Oh, YouTube. The video-sharing beast that knows no bounds. Since 2005, the website has been churning out a steady stream of cuddly cats, cute kids, and overly-dramatized rants about how we should just leave Britney alone (don’t act like you haven’t seen it). The video diversity spans countless topics including how-to shorts, comedy routines, news reports gone wrong, music videos, sports recaps, and pretty much anything and everything in between. The sheer amount of video data being uploaded amounts to more than 100 hours of video a minute, representing more than 50 countries from around the globe, a never-ending contribution to the six billion hours of video watched each month on the Google-owned phenomenon. To say it hasn’t changed the Web, and the world, would be an understatement given it’s profound imprint and integration into society.
Considering you’ve landed on this page however, there’s good chance this is your first time tackling your own video. The basics for making a YouTube Video – deciding content, recording, editing, uploading, etc. – are easy tasks to perform, but difficult ones to master. Perhaps you want to start up your video blog series like Japanese-American comedian Ryan Higa, AKA Nigahiga, or launch your own cooking channel to combat the Heavy Metal Vegan Cooking. Or maybe you want a viable avenue to show the world just how adorable your 3-year-old daughter is, or a place to showcase your latest flamenco rendition of Daft Punk’s “Get Lucky” or blistering cut of “Canon in D.”
Here’s our overarching guide on how to make a YouTube video. We can’t guarantee a sizable two billion views like the always-rollicking “Gangnam Style,” but at least your creation will be on the Web for all the world to see – or you know, not. Also, check our our guide on how to make money on YouTube if you’re looking to hone those entrepreneurial chops without leaving your home.
- Choosing your YouTube video’s content
- Recording your YouTube video
- Editing your YouTube video
- Uploading your YouTube video
Step 1: Choosing your YouTube video’s content
The first step in creating a YouTube video is deciding its content or purpose. Are you seeking to inform or entertain? What type of audience are you aiming at? How long do you want the video to be? These questions elicit some of the countless factors you should consider regardless of whether your goal is to be the next YouTube sensation or you’re merely trying to showcase your work in a vast public forum. If you want your video to catch on, do something original and buck the trend, or mull over an ongoing series if you think monetization will be key down the line. If you’re looking to go viral, try to grab your audience’s attention within the opening moments to combat the overwhelming amount of audience ADD that seemingly proliferates with every passing year.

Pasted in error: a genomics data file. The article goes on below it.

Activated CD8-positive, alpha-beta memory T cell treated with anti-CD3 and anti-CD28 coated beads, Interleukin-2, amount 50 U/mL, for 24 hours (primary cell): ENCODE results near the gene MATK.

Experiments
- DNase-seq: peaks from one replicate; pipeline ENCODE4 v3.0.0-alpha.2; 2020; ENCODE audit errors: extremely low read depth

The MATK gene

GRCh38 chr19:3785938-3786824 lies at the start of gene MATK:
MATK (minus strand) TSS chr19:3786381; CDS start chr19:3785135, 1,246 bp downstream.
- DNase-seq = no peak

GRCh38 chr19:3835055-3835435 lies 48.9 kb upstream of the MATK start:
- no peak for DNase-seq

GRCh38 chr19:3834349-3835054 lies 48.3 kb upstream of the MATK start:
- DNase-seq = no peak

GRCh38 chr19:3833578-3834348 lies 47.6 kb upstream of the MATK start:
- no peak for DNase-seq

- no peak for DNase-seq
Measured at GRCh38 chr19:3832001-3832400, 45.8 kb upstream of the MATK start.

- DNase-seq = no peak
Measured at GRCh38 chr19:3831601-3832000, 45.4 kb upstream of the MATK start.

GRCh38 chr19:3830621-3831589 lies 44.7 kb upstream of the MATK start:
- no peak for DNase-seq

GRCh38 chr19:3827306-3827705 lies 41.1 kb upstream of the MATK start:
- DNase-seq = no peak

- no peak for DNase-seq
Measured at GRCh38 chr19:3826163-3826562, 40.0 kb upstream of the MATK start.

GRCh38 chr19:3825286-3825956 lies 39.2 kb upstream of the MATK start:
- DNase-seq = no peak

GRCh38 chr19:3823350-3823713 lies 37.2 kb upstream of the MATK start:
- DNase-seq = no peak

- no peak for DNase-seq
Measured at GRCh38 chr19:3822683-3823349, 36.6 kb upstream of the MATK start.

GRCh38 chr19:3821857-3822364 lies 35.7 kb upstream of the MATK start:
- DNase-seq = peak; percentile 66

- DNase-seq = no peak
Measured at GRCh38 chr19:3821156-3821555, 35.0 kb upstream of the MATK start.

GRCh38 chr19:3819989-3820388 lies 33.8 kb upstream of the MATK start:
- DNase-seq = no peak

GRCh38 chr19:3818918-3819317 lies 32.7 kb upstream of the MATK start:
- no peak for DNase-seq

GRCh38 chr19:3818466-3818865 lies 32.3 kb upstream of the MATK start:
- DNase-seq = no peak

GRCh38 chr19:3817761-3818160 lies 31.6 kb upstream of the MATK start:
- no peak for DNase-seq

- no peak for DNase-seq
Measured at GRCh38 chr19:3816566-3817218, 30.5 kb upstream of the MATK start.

Try to keep your goals reasonable and within your capabilities considering you may not have the prowess of big-name producers (or big-name budgets). A YouTube video doesn’t have to be of the highest-caliber as far as technical design goes because the content itself will likely speak volumes more than your potentially poor audio or sub-par video ever could. Also, depending on how intricate or complex you plan on making your video, consider scripting, storyboarding, or other pre-production tasks outlined in YouTube’s stripped-down production guidebook.
It all starts with an idea – so make it one worthwhile.
Next Page: Recording your YouTube video
Recording your YouTube video
The concept is a good place to start, but a video is not a video without a proper recording. Whereas quality filming was once only manageable on a dedicated device, there are now numerous methods for recording high-definition video sans expensive and high-end recording equipment. The most common methods include your smartphone and your computer’s built-in webcam, but you can always opt for the traditional method if you prefer a dedicated device specifically tailored for recording video.
Below is a simple tutorial for recording video on Windows and Mac OS X using a basic webcam. We obviously can’t break down how to record on every and all devices, but most laptops and all-in-one desktops feature a built-in webcam on the top for video conferencing, snapping photos, and other similar purposes. Alternatively, you can download and use YouTube Capture for iOS devices, or click the Record from webcam link on the YouTube upload page to directly record a video to YouTube using your webcam (both outlined below). However, doing so will require you to use YouTube’s editing software opposed to the more robust packages we recommend on the next page.
Also, be sure to check out some of our favorite camcorders at the bottom if you’re looking for a dedicated, video-capturing device.
Recording in Mac OS X
Mac OS X has never sported a superbly effective method of recording video. However, the introduction of Photo Booth several years ago offered a simple and easy-to-use tool for snapping photos, conferencing from afar, and recording video using your Mac’s built-in webcam. It doesn’t provide much in the way of editing tools, but that’s what iMovie and some of our other recommendations are for.
Step 1: Launch Photo Booth. Although Photo Booth is by no means the most effective method of capturing video on Mac OS X, it is one of the quickest and most convenient considering the application has shipped with operating system for several years. To begin, navigate to and launch the application by clicking Finder – represented by a smiling, blue face in your dock – and selecting Photo Booth from the main Applications folder on the left-hand side of the window.